At times the show is obviously very funny, like Maya’s scenes with her doctor, and at others, it’s very tragic and emotional, like when we see her with her family. Was it difficult to balance the delicate tonality of the show?

I don’t think I thought of it like that at all. I was just living this part. The consequence of it could be a comedy for you or tragedy for the audience. I don’t think I ever thought about what the tone of a specific moment or scene needed to be. I feel like that was already built into the writing and situations, so it never felt like a balancing act.

In terms of references, the two gold standards in this space are Fleabag and Pushpavalli, which the show feels clearly inspired by. Did those two shows ever come up in conversation?

Not much. Of course, Fleabag did because that’s another flawed female character. But there wasn’t much conversation about it. Also, I haven’t actually seen Fleabag or Pushpavalli, so, they didn’t really come up in conversation much with me.

We obviously empathize with Maya for much of the time but she can also be so hurtful and unstable towards others. By the end of the show, how did you want people to feel about her?

I really just wanted people to get her. I personally didn't want her to be the villain. But, of course she’s crossing all these lines. But it’s not like I wanted people to just feel sympathy. I just wanted them to understand that this person exists and they’re an amalgamation of everything that’s happened to them and even if their choices aren’t something we agree with, we get why she’s making those choices. I wanted her to be more than just a compulsive liar or just a manipulative person or just a victim of what’s happened to her. I just wanted people to understand why she is who she is.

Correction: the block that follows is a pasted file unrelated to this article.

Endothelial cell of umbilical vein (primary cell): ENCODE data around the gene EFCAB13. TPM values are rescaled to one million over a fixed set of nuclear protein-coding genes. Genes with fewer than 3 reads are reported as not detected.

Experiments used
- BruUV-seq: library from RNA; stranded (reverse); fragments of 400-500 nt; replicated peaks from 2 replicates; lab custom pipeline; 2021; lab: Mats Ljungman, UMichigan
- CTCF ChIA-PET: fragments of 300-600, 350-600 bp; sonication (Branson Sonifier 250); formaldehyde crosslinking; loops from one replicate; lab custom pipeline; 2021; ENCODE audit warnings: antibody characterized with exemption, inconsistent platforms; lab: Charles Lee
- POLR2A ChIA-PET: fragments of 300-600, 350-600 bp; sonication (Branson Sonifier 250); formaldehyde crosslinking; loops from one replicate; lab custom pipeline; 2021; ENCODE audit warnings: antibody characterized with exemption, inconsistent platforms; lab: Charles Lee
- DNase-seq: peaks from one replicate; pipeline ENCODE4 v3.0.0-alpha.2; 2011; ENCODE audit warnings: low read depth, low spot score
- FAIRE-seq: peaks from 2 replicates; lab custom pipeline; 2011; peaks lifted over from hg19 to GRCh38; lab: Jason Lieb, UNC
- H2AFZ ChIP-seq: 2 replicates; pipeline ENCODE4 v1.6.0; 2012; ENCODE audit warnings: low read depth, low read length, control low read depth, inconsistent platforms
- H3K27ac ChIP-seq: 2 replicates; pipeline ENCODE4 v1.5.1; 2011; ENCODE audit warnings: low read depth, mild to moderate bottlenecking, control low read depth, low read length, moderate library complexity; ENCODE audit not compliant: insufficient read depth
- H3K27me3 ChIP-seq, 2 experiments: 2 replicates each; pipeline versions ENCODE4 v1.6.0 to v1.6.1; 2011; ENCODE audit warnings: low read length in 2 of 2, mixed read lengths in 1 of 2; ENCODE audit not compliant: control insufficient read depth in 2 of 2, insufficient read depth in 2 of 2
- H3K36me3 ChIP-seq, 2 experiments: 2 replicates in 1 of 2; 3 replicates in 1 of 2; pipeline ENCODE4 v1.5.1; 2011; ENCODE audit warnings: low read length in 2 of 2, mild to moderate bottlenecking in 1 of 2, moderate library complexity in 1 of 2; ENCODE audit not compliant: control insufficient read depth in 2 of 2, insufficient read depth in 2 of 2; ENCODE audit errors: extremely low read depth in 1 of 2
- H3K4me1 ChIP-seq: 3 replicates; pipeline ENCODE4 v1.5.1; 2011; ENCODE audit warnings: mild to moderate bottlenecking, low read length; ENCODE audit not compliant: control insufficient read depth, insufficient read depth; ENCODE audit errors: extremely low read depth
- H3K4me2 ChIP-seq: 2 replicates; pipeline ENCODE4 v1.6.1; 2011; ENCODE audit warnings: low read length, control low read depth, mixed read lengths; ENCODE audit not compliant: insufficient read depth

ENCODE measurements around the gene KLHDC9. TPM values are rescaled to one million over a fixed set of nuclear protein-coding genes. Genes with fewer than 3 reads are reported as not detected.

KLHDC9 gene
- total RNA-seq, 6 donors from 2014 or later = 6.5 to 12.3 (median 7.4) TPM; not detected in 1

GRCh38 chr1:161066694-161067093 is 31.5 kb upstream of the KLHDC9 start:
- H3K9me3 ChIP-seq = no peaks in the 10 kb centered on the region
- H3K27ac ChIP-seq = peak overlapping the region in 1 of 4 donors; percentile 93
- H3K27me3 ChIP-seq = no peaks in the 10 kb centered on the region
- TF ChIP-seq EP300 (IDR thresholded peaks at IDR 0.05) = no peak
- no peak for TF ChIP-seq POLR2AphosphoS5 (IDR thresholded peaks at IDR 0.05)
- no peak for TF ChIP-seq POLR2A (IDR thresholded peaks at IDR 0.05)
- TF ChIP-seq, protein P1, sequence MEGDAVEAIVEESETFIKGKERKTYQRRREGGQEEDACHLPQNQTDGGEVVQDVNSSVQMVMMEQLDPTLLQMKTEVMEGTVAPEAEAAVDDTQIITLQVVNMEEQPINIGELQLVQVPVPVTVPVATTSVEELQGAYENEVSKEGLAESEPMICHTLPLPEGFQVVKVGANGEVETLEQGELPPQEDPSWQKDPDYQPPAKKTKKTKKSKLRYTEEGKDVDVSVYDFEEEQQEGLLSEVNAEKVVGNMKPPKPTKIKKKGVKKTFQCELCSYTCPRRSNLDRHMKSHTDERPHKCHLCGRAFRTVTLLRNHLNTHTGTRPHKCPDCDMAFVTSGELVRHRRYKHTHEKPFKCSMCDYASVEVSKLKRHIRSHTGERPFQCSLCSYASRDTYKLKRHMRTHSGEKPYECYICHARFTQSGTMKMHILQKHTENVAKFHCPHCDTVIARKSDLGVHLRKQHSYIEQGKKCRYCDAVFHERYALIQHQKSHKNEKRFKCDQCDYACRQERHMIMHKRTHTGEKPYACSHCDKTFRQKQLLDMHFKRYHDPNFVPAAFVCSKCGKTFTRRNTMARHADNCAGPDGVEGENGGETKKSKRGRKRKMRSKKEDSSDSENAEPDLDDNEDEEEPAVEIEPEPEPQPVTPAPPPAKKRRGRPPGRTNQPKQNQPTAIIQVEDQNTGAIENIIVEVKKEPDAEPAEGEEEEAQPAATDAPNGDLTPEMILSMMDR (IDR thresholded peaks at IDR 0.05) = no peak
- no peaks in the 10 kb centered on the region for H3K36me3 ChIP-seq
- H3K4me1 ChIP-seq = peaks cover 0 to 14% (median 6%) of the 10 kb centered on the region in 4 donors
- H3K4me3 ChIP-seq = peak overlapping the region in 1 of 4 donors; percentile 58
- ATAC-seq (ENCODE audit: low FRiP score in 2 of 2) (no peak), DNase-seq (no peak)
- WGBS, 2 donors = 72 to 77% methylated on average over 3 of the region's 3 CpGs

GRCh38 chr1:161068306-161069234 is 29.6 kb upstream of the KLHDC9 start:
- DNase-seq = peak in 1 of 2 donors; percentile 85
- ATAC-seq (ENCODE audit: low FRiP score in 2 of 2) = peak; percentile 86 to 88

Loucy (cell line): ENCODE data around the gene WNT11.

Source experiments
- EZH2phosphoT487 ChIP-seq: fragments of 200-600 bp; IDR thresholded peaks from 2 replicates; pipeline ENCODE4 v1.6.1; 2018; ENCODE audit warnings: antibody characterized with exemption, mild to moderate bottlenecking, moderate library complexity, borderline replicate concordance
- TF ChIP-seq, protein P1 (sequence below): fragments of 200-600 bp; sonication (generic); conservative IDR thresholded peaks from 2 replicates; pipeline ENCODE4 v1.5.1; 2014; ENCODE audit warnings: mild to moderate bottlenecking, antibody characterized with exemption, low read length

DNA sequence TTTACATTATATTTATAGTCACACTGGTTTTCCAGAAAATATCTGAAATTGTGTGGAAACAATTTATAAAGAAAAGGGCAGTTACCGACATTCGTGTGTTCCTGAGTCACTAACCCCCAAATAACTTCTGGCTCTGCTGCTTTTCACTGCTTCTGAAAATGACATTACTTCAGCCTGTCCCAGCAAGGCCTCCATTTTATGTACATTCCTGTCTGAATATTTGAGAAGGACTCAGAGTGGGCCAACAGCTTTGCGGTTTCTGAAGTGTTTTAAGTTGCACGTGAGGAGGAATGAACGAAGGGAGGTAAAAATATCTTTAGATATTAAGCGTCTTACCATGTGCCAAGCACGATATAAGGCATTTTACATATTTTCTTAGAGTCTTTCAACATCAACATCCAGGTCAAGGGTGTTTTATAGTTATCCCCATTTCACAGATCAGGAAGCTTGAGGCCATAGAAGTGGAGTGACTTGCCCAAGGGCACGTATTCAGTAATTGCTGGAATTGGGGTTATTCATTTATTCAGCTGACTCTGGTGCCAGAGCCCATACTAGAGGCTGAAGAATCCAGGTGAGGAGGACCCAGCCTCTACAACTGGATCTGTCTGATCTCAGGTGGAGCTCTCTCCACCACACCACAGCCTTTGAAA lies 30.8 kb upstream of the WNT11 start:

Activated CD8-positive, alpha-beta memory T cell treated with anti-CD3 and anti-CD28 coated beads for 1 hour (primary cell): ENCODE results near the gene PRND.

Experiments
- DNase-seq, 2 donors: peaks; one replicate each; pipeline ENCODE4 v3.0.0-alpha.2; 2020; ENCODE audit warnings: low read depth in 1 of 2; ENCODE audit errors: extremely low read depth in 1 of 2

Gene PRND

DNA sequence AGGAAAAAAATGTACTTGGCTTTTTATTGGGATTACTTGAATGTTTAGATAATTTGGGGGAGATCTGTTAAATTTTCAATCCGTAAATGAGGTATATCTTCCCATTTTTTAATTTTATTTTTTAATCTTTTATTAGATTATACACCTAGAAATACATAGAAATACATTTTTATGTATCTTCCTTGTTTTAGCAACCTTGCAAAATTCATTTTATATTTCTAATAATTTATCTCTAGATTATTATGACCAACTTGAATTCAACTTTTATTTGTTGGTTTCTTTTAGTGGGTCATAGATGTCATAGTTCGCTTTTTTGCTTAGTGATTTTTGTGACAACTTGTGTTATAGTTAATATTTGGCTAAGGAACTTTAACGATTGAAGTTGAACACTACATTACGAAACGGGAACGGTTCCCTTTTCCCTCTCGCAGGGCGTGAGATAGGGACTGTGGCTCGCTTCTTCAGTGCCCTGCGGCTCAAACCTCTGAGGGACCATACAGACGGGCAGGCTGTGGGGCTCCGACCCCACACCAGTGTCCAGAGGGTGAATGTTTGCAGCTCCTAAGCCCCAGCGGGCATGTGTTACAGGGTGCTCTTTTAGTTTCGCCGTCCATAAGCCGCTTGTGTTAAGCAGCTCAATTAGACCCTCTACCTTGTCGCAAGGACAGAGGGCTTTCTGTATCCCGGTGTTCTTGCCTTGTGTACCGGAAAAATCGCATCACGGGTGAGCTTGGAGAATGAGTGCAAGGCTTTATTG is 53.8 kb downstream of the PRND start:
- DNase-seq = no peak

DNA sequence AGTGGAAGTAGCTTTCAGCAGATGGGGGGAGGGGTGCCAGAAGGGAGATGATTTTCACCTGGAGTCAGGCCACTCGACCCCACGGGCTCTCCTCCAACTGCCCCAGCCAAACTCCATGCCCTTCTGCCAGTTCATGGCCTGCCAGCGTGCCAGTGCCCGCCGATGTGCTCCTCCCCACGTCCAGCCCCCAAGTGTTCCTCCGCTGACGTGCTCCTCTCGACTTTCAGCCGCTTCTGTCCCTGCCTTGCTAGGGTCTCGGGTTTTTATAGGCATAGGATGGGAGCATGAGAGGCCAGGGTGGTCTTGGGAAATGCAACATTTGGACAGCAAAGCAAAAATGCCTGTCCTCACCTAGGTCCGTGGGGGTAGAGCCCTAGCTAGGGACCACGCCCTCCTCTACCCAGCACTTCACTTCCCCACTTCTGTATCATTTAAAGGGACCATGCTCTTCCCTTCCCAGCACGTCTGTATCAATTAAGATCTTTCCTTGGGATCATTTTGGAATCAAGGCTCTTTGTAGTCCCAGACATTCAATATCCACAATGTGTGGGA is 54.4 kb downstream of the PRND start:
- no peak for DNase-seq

I struggled with how the season ended. It felt like the personal character study side of the show was suddenly sidelined to make it more of an abrupt thriller with a big cliffhanger. How did you see it?

I never thought of it as a genre-specific thing. What happened in the end in the jail made sense to me because she’s now in the biggest situation she’s ever been in. This is the biggest mess she’s made for herself and this is what it’s come to. She’s behind bars. And this person is never going to break down or ask for forgiveness. And the cliffhanger worked because it’s about how she gets out of this one. She’s always going to have something up her sleeve. Or if she doesn’t, she’ll find a way out. But she’s definitely not going to stop, that’s not what her life has been. There’s no one she can turn to, no support she has. She’s a lone wolf who has to fend for herself. We don’t know how yet, but she’s going to get out of this. So, for me, it felt like a fitting end to this journey.

Speaking of how she’ll get out of this one, is it too soon to ask about the status of season 2?

Of course, the intention is to carry on her story. But it really all depends on the audience and what they want. It always comes down to that.